I was an Olympic athlete last weekend. I won the mountain pentathlon. I received an aluminum medal—a metal can of Rainier beer with gold rimming. I am famous now. I just got off the phone with Climbing Magazine. REI wants to endorse me. And Tomaz Humar wants to climb with me. But no time for that! Got to climb on…back on to my dream machine.
I took the ferry over to Kingston on Friday night. $13.30 for one way isn’t that bad, I guess. I only had to wait an hour. But what happened to the pretty girls in the car ahead of me? I never saw them on the ferry. Foiled!
By twilight I pulled in to the Maynard Burn Trail #816 trailhead (at end of FR-2950
), elevation 3,200 ft. For the first destination, Mt. Deception, I intended to take the way trail to the Royal Creek Trail instead of the normal, lower start point for it (Dungeness River Trail). This way I could camp two nights where I was instead of having to move my car.
The next morning I left the stump with the trail sign on it at 6:40AM on the dot. The way trail continues past where the Maynard Burn Trail cuts off to the right from the old logging road. The Maynard Burn Trail ascends to Baldy (6,827 ft) but that was tomorrow’s adventure. About ten minutes past this cut-off (still at 3,200 ft) I came to a sign that said “Little Maynard Burn Trail” right about where 3194AT is written on the map. Taking this I was immediately irritated with the fact that this trail was descending STRAIGHT DOWN to the Royal Creek Trail instead of traversing into it to save elevation loss. As it was, I junctioned with the latter trail at 2,800 ft, which is only a couple hundred feet and a half-mile or so from the Dungeness River Trailhead. My assessment: the way trail is longer for approaching Royal Basin and you’ll have to re-climb that lost 400 ft on the return. Don’t take it.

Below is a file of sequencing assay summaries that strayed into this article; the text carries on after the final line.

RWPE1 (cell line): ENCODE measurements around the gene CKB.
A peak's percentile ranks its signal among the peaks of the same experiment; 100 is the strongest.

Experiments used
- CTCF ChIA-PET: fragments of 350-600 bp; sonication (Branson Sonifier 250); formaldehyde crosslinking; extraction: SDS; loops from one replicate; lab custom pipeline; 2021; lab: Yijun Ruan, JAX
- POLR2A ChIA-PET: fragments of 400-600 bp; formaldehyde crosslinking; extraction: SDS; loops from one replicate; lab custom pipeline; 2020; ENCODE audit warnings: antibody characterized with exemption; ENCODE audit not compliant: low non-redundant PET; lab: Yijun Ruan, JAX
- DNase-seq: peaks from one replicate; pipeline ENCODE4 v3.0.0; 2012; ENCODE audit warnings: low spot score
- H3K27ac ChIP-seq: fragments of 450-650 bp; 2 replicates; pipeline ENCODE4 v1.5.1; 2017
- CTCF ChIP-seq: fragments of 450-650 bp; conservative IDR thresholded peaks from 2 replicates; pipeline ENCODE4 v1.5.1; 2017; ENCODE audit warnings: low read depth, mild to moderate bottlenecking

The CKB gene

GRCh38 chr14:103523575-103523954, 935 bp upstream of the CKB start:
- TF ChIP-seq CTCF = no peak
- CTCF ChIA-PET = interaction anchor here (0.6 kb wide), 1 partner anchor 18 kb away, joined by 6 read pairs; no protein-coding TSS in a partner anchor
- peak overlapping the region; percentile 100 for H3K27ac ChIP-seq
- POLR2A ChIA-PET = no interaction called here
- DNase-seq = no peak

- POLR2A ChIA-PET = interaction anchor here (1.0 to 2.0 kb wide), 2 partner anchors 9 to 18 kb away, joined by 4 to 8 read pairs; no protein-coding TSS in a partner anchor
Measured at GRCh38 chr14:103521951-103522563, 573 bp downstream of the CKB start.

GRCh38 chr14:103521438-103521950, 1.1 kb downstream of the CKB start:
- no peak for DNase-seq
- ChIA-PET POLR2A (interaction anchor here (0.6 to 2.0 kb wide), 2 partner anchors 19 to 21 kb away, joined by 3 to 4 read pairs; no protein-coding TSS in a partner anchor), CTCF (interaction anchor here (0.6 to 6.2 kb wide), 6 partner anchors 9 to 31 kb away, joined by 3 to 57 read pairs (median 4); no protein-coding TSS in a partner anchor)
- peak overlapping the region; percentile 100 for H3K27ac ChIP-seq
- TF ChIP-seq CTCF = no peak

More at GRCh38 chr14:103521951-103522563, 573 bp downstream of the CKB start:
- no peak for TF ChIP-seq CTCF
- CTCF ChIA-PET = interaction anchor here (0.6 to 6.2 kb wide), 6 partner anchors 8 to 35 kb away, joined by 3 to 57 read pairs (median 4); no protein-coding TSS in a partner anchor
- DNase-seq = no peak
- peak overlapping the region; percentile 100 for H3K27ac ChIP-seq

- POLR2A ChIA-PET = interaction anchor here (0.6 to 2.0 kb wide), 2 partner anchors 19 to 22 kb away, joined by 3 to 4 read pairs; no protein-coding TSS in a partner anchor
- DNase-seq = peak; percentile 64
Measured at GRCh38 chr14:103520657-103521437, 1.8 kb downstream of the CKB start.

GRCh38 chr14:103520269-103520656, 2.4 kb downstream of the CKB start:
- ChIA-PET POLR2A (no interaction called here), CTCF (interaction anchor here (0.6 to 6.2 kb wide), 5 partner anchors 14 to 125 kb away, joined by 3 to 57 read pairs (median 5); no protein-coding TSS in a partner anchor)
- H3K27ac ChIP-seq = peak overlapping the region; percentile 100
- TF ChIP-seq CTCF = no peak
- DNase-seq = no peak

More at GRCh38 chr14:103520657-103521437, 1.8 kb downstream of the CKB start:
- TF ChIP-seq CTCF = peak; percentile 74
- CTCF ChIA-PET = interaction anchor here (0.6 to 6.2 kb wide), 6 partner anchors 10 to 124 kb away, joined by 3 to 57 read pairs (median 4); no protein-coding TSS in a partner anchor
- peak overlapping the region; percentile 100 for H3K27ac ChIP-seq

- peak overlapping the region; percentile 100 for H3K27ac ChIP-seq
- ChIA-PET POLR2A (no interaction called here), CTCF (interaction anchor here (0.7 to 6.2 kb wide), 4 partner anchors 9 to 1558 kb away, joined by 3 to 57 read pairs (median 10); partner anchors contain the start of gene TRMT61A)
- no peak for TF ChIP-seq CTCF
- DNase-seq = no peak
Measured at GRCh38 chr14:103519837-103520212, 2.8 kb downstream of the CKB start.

In 2 hours, 45 minutes I made it to Royal Lake. The sign at the shore explaining the lay of the land didn’t make sense to me. There was no “You Are Here” arrow for one. But the biggest problem with the sign I didn’t realize until the end of the day: the compass rose (North arrow) is backward on it. No wonder I was all turned around.
Soon I was ambling past the fantastic Shelter Rock, some 60 feet high and 100 feet in diameter. This thing must have been formed underwater—possibly under the sea—as it is definitely a conglomeration of pillow lava. I wondered if it had an easy way up and it appears there is a scramble route (Class 3 or 4?) on the backside where it is cleaved in two.
But I had looser rock to trundle, so onward to Deception I schlepped.
The mezzanine meadow above Royal Lake quite obviously used to be lake long since desiccated. Now the mezzanine meadow is merely mesmerizing. Okay, so it’s not that great. I just wanted to alliterate that sentence.
The Mezzanine Meadow
The upper meadows/basin is also nice—especially the tarn. A nice place to camp, of which there are plenty of flat spots.